Report on Ulawun (Papua New Guinea) — 4 May-10 May 2011
Smithsonian / US Geological Survey Weekly Volcanic Activity Report, 4 May-10 May 2011
Managing Editor: Sally Kuhn Sennert
Please cite this report as:
Global Volcanism Program, 2011. Report on Ulawun (Papua New Guinea). In: Sennert, S K (ed.), Weekly Volcanic Activity Report, 4 May-10 May 2011. Smithsonian Institution and US Geological Survey.
Papua New Guinea
5.05°S, 151.33°E; summit elev. 2334 m
All times are local (unless otherwise noted)
RVO reported that during 1-9 May diffuse white plumes rose from Ulawun and Real-time Seismic-Amplitude Measurement (RSAM) values ranged between 70 and 100. During 9-10 May RSAM values distinctly increased, fluctuated, and peaked at 1300 units before declining back to 100 units. During this time local residents heard booming. On 10 May grey-to-brown ash plumes were observed.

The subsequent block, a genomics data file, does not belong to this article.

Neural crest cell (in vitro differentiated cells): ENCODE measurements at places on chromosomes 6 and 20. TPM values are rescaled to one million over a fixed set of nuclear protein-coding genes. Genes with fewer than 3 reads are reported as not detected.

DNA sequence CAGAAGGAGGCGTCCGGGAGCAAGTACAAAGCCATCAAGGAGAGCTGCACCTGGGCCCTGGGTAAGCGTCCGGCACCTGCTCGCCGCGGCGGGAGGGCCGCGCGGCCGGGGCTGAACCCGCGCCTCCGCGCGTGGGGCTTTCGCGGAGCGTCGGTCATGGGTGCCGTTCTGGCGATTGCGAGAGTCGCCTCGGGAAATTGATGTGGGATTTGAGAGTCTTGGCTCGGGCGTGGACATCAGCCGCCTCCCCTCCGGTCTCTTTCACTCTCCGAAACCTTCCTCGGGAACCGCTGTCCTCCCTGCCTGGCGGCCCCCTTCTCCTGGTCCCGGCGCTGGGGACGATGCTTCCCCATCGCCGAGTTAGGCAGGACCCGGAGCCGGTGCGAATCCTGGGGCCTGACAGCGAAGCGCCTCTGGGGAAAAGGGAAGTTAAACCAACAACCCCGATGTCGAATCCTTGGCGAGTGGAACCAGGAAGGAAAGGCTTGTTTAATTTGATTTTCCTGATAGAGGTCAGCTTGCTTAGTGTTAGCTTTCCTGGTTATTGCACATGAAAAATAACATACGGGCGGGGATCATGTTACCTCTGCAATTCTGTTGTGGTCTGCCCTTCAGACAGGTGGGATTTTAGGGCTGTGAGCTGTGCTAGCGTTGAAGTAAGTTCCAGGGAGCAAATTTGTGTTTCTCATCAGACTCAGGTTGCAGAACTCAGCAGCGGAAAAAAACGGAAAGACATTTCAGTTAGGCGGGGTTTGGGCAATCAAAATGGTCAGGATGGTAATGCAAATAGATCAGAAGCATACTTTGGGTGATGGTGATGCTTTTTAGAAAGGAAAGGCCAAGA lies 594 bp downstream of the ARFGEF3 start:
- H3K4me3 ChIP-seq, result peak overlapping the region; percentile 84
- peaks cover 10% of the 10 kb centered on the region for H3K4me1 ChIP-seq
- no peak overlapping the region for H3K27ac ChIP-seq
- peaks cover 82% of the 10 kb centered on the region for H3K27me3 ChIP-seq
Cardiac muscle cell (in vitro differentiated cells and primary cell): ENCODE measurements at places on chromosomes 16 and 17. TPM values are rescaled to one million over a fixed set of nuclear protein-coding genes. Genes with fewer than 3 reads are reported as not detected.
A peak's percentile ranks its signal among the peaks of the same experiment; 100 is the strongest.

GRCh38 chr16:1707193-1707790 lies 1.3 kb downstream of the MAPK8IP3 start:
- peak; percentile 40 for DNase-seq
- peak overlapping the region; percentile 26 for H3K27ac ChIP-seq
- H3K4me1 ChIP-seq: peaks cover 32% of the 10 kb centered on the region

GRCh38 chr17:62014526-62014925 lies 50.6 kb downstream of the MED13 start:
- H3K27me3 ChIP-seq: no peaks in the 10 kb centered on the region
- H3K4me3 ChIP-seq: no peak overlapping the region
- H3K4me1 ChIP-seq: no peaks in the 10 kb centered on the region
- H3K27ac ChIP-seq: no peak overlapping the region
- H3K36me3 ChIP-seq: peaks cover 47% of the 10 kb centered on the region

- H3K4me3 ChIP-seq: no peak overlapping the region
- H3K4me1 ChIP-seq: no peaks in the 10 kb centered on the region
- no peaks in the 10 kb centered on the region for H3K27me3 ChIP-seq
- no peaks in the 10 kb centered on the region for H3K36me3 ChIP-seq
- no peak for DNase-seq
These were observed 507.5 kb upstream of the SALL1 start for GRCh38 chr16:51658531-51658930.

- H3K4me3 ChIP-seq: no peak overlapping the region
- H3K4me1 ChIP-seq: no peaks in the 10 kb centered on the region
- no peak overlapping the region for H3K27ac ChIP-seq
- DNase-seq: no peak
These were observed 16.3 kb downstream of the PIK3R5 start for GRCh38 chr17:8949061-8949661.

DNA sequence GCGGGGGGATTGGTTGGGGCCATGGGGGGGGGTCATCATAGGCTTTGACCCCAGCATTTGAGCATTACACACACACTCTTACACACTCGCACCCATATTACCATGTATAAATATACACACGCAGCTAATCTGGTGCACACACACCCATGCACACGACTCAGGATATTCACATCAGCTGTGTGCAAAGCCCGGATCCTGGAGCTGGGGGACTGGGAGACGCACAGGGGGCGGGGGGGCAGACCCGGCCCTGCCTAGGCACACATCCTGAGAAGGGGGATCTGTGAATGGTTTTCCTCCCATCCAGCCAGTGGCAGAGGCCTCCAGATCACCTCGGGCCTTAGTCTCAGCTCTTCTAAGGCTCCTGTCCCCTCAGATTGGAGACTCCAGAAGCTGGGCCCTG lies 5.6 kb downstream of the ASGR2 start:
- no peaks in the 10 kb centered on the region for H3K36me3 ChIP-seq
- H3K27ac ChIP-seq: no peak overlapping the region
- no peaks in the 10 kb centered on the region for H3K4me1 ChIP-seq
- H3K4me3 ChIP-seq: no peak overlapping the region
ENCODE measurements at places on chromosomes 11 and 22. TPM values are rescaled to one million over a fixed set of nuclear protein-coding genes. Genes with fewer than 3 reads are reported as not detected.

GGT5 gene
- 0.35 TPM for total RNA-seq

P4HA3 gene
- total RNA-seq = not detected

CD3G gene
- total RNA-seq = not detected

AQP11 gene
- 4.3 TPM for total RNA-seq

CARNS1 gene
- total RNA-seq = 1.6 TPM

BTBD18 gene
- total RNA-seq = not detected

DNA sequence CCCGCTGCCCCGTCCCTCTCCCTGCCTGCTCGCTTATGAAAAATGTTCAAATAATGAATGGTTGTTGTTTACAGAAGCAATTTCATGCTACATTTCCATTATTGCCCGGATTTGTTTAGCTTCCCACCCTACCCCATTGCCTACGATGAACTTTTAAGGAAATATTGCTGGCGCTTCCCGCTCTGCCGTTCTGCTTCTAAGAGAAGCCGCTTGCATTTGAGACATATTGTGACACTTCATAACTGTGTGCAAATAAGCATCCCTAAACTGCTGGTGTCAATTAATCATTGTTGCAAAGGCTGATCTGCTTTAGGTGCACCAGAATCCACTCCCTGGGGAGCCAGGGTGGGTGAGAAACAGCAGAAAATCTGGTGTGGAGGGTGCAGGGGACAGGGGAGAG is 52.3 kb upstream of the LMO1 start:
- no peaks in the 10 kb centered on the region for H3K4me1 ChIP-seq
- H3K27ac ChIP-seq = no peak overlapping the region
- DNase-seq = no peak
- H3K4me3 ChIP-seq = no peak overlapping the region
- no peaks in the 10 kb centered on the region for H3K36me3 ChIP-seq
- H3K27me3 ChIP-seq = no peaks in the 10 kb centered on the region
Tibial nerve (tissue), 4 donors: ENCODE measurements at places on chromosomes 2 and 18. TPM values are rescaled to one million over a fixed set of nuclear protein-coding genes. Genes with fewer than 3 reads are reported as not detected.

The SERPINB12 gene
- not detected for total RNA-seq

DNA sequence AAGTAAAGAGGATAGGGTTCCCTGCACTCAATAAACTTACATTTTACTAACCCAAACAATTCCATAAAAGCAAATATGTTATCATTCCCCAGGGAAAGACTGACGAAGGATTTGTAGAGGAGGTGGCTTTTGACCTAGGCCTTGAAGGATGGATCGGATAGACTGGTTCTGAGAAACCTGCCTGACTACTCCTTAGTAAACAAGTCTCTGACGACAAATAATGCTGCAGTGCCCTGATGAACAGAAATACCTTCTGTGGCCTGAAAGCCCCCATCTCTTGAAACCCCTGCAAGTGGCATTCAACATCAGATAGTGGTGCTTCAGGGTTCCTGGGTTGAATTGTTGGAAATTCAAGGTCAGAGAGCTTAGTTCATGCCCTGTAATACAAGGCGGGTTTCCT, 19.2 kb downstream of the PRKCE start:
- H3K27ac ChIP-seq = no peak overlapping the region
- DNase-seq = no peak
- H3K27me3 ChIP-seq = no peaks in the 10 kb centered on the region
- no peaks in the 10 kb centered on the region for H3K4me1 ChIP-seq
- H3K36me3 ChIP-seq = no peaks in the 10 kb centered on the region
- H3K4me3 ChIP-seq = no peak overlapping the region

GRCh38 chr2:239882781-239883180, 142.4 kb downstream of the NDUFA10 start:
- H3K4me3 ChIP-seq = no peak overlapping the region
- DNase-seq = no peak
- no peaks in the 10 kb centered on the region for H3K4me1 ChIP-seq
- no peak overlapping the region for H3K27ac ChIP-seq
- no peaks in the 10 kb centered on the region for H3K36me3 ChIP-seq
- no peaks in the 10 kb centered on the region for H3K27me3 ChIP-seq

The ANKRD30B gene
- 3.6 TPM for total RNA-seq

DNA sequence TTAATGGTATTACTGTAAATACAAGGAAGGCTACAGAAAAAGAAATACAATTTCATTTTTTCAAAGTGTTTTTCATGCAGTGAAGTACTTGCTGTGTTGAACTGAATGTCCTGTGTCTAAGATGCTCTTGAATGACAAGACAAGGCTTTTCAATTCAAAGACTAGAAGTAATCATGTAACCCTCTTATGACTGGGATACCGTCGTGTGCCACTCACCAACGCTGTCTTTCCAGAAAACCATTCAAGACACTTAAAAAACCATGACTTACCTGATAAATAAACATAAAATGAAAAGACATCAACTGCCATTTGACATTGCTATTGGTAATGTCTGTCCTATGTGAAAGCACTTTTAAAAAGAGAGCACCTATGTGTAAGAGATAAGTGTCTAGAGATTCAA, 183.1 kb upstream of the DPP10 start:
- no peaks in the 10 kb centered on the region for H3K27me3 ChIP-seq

Geologic Background. The symmetrical basaltic-to-andesitic Ulawun stratovolcano is the highest volcano of the Bismarck arc, and one of Papua New Guinea's most frequently active. The volcano, also known as the Father, rises above the north coast of the island of New Britain across a low saddle NE of Bamus volcano, the South Son. The upper 1000 m is unvegetated. A prominent E-W escarpment on the south may be the result of large-scale slumping. Satellitic cones occupy the NW and E flanks. A steep-walled valley cuts the NW side, and a flank lava-flow complex lies to the south of this valley. Historical eruptions date back to the beginning of the 18th century. Twentieth-century eruptions were mildly explosive until 1967, but after 1970 several larger eruptions produced lava flows and basaltic pyroclastic flows, greatly modifying the summit crater.
Source: Rabaul Volcano Observatory (RVO)